Baz Luhrmann is always the first name that comes to mind when talking about my favourite directors - whether watching 'Strictly Ballroom' on free to air, actually caring in English because of my love for 'Romeo + Juliet', the gigantic reinvention of the movie musical that is the masterpiece 'Moulin Rouge!', making 'The Great Gatsby' my personality trait at age 16, and even the flaws in the tourism marketing tie-in for 'Australia' is interesting to unpack. Luhrmann's films are always something to talk about - and considering his slim filmography, it makes a new release even more special. Baz is back, and for the first time his work is focusing on a fully non-fictional story, dissecting the life of Elvis.
Colonel Tom Parker (Tom Hanks, 'A Beautiful Day in the Neighbourhood', 'The Post') is on the look for a new act to take the world by storm when he runs into a young Elvis Presley (Austin Butler, 'Once Upon a Time in Hollywood', 'Aliens in the Attic'). Together, they put Presley on the map with his new dancing inspired by the African American community. The film takes us through the highs and lows of Presley’s life from his movies to the Comeback special, his relationship with Priscilla Presley (Olivia DeJonge, 'Better Watch Out', 'The Visit') and his Vegas residency.
The first time we see Elvis performing, doing his famous pelvic thirst as women of all ages begin to scream, the Colonel says, "I watched that skinny boy turn into a superhero". As Elvis begins to rise, the Colonel produces hundreds of different merchandise items including "I Love Elvis" and "I Hate Elvis" pins, explaining that the public is going to hate regardless whether they capitalise on it or not. This idea of being a money-making superhero is the grand idea of this biopic and how this story differs from others, it’s what that can do to only the artist but the person who made them that way.
The film isn’t interested as Elvis as a person. It sees him as a product, hence the film's narrator is the Colonel, the one who made him the merchandise giant, the film star, the King. The film rarely showcases his discography; the only complete song we hear is in the film’s final performance. We also see an idea from 'The Great Gatsby' here with the song 'Vegas' by Doja Cat being used in place of Elvis' 'Hound Dog'. This really works and it excited me when it appeared in the actual film, but these moments happen rarely. There is another moment where Elvis is singing to the camera as names of his bands appear, similar to a TV theme song style, but again these moments are fleeting. The film surprisingly strays away from musical moments and it really could have befitted from more of them, similarly to 'Rocketman'.
'Elvis' doesn’t completely live up to the promise, though it does start with an extremely strong opening. It has all the Lurhmann flare, but by the middle loses steam and never really bounces back.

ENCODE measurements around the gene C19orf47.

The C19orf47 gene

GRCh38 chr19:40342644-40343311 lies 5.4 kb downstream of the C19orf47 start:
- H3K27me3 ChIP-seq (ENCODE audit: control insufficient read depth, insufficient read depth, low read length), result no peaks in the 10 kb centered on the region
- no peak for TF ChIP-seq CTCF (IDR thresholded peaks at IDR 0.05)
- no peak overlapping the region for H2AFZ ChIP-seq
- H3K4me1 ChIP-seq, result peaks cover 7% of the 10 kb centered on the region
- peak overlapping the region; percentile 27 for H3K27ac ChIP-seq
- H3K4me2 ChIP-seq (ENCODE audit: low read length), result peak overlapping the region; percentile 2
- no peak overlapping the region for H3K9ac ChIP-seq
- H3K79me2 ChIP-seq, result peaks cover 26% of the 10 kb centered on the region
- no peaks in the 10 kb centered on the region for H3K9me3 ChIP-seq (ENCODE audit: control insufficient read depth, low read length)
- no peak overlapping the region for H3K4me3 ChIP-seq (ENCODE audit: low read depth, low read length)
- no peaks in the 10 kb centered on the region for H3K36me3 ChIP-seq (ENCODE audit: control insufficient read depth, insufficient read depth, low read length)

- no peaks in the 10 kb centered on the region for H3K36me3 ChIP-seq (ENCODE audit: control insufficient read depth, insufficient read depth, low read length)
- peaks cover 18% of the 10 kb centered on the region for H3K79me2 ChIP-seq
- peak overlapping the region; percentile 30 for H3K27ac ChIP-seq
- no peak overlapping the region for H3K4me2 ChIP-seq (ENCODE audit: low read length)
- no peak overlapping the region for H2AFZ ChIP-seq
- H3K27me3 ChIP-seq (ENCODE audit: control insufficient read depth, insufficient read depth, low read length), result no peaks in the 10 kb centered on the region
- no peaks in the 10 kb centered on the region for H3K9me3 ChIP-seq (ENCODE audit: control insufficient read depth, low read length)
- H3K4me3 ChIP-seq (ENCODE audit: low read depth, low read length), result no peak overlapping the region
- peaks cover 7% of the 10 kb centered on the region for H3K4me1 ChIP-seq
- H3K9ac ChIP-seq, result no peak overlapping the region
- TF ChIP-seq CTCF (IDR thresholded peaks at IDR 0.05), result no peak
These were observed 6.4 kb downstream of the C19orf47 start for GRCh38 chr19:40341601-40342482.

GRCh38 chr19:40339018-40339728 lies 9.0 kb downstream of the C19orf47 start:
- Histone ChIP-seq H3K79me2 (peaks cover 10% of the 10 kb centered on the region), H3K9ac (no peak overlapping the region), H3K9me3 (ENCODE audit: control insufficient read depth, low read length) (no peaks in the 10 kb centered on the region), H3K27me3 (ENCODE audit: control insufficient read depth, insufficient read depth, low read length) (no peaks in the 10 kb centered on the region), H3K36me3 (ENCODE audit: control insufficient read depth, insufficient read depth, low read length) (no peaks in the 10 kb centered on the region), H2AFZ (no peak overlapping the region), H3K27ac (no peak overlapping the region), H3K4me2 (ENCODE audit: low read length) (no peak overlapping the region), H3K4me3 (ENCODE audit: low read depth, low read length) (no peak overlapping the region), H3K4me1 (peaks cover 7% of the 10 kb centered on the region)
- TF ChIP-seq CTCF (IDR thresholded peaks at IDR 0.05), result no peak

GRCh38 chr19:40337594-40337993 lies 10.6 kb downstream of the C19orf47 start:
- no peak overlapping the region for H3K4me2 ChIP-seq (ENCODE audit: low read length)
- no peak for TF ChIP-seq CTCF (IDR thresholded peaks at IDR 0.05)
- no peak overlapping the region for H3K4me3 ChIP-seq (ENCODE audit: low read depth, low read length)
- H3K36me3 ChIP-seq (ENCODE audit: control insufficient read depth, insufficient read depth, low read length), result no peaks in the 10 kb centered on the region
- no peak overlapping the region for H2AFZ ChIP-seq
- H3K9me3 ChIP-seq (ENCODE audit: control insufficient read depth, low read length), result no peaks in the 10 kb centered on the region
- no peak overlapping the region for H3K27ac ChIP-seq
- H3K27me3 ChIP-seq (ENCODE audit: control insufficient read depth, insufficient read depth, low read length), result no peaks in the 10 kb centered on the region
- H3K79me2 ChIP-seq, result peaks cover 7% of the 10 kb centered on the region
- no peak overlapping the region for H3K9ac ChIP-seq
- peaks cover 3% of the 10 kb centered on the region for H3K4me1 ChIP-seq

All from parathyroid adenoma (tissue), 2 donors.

It’s pretty common knowledge that 'Hound Dog' was actually "borrowed" from African American artist Big Mama Thornton. A lot of Elvis' performance styles originated from African American performances as he was one of the only white children in a poor southern community. The film takes the approach that this was looked on as a cool thing he is doing, but his relationship with that community was much more complex than what the film showcases.
'Elvis' doesn’t completely live up to the promise, though it does start with an extremely strong opening. It has all the Lurhmann flare, but by the middle loses steam and never really bounces back. Butler is the true selling point here, which might be a first for a Lurhmann production; performances over visuals. In some scenes it's uncanny just how much he truly embodies him from the look, the voice, the moment - it could be one of the most transformative roles in any biopic. It’s a career-defining performance.
It feels like two films are battling each other for dominance. The beginning and end are quintessentially visual Lurhmann goodness, while the middle falls more into generic biopic territory. Baz Lurhmann’s 'Elvis' is one those films that toes the line, and for that reason I find it terribly interesting. You have all of these different ideas coming together - some soar, some fail, but as a whole it’s not quite all there.
In 2022, who is 'Elvis' for? As a famous musician he has a strong pop culture relevancy, with his face and music still widely circulated; go to any Dollar Store and I’m sure you’ll find his face on any canvas bags right next to the Marylin Monroe and Audrey Hepburn. As a human being, there is little interest left in who he is, which makes a biopic based on Presley interesting, but this one never fully gels together. More than any other biopic, this will come down to your connection with him. Die-hards are going to swoon over how accurate Butler's performance is, but for those less-informed this only feels like a jumping-off point to learn about him, not the complete story.